On a windless day at the 2020 Train Wreck regatta, the organizers put together a discussion of MC Scow sail trim. Bill Draheim from Quantum Sails and Mike Considine from UK Sailmakers answered questions from the fleet. SailZing captured the discussion on video.
Click to watch the video or look below for a summary of the key points and timings in the video. For much more depth on these topics, follow our series of tutorials on sail trim. We have completed two parts of this series with more in progress.
MC Scow Sail Trim – Summary of Topics and Key Points
I just put up my new sail. The shape was not what I expected. (01:12 in video)
The sail needs wind before it will assume the design shape. Once you get out on the water with some breeze and start using the controls, it should be fine.
Primary Controls – Mainsheet and Vang (01:44)
The vang and mainsheet are the primary MC Scow sail trim controls. They help you power up or depower by controlling mast bend (as well as twist and leech tension). Depowering is a matter of flattening the sail and opening up the leech.
- Mainsheet – tighter main bends the mast and closes leech
- Vang – tighter vang bends the mast and closes leech
Depowering – Vang Sheeting and Traveler (03:14)
Bill and Mike use slightly different approaches to depowering.
- Bill uses less vang and drops the traveler. He adjusts the traveler often and is not afraid to drop it all the way if needed. (More on this later at 25:56)
- Mike uses more vang and eases the main more in a puff (vang sheeting). This lets the boom move out without letting it rise too much to make the sail fuller. Mike also drops the traveler when really overpowered.
Raising Boards When Overpowered (04:41)
Mike raises his leeward board when he drops the traveler. This reduces weather helm, which reduces drag and lets you steer to keep the boat at the right heading. He also says that raising the board depowers the boat. We’ll discuss this point in our sail trim series.
Bill doesn’t normally need to raise the board, since he normally sails with crew in heavy air.
Should You Worry About Using Different Sails in Different Conditions? (10:19)
Both Bill and Mike believe you can be successful using one sail and learning how to shape it for the conditions. However, having a flatter sail for very heavy air without crew, or a fuller sail for lumpy conditions in light to medium air might be an advantage.
Spreader Sweep (11:30)
Spreader sweep affects mast bend. More sweep helps the mast bend sooner, while less sweep restricts bending. Sidestay tension also affects bend.
MC Scows with spreader brackets allow only two positions – about 3-1/2″ of sweep (forward setting) or about 4-1/2 ” of sweep (aft setting). Newer Melges boats have continuously adjustable sweep.
The sailmaker’s tuning guide gives you the recommended sweep to match the sail design. See the MC Scow tuning guides here.
Overbend Wrinkles (14:09)
When you bend the mast more than curve in the luff of the sail, the sail develops diagonal wrinkles extending from the luff towards the clew. These are called overbend wrinkles and indicate that the mast bend exceeds the sailmaker’s design for the sail. Slight overbend wrinkles are OK, but consider using other depowering tools if they become exaggerated.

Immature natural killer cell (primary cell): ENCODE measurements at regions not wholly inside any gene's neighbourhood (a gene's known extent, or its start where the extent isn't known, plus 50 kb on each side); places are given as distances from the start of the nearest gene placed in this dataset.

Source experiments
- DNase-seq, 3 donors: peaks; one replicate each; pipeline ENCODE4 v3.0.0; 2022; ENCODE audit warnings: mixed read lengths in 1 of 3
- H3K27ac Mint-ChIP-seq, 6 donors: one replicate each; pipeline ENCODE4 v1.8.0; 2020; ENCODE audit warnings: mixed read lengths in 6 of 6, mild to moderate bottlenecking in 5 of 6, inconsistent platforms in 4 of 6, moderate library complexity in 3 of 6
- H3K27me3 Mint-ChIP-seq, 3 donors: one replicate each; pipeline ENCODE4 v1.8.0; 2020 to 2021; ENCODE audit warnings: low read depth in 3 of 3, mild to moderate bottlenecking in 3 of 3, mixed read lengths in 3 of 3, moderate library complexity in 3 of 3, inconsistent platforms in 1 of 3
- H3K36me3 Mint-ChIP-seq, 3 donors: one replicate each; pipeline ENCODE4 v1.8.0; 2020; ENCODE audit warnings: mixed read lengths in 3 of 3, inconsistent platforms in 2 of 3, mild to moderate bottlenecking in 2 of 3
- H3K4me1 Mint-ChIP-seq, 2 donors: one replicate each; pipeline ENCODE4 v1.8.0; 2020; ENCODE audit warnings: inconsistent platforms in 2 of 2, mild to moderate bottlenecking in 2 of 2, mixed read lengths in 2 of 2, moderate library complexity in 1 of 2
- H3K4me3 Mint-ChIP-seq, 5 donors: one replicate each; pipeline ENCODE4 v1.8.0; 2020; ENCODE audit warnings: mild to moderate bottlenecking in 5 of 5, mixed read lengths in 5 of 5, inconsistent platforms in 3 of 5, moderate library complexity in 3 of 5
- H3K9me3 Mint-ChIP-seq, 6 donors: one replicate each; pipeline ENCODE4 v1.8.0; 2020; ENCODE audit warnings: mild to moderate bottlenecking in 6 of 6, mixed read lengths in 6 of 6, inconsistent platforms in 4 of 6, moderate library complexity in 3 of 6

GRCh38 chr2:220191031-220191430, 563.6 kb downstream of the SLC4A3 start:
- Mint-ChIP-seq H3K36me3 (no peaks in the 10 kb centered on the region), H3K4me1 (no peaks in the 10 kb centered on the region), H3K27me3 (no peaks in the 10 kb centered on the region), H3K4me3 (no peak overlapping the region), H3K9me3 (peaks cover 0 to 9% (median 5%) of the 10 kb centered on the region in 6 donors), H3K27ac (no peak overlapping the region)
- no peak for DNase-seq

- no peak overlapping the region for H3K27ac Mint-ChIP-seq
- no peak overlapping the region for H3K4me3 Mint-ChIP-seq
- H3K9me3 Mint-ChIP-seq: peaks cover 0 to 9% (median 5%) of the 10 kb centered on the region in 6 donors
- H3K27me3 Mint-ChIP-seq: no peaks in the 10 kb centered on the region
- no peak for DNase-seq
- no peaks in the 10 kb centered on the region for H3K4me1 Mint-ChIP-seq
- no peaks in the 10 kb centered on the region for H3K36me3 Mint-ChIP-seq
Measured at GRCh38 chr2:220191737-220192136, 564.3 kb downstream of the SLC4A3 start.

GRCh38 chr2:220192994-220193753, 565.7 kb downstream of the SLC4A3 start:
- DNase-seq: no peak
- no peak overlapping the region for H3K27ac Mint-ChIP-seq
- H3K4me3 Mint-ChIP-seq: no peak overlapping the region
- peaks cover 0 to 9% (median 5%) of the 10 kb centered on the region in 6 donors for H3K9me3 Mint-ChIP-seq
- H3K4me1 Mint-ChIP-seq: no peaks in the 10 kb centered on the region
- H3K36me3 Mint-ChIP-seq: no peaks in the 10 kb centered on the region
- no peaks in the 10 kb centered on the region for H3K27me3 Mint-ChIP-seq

With excessive mast bend, you can invert the sail. In extreme conditions, this can be fast because the leech opens way up. You have to really pull the controls hard to achieve this.
Bill recommends using your outhaul – many sailors don’t. In very light air (0-2 mph) it may need to be tight to help retain attached flow. However, in light to medium air, loosen it to get more depth and power. This also closes the lower leech to help pointing. Then, increase tension as you become overpowered.
Bolt Rope – Luff and Foot (20:06)
Most sailors are aware of the need to cut the bolt rope stitching on the luff of the sail (see our post on this). Do you have to worry about doing the same for the foot of the sail? Bill and Mike have never experienced any issues with the bolt rope on the foot shrinking.
Cunningham and Draft Position (21:11)
When the mast bends, the position of maximum draft moves aft in the sail. The cunningham compensates for this. Tension the cunningham to return the draft to its normal position. The normal maximum draft position is 40-45% aft of the luff.
In boats without jibs, you may also want to bring the draft forward of the normal position in lumpy conditions. This makes the groove wider and flattens the leech.
Dropping the Traveler when not Overpowered (25:56)
Mike sails with traveler on center when not overpowered. He also mentions that it is possible to bring the traveler to windward in very light air to help open the leech, although he doesn’t use this technique.
Bill advocates dropping the traveler at least slightly instead of just pulling on more vang. He points out that cat-rigged boats (no jib) have more trouble going forward. Dropping the traveler helps the boat go forward. This does not reduce pointing, since the extra forward speed helps the foils develop lift.
Mast Rake (28:04)
Bill’s rake is around 28′ 3-1/2″. Mike uses 28′ 4″ plus. Mike adjusts his rake more forward in heavier air to reduce weather helm and make the mast slightly stiffer.
Bill points out that mast rake is not a high priority. Adjusting mast rake a few inches either way is not going to make a major difference in performance. Other high performance boats adjust mast rake by larger amounts and this does affect performance.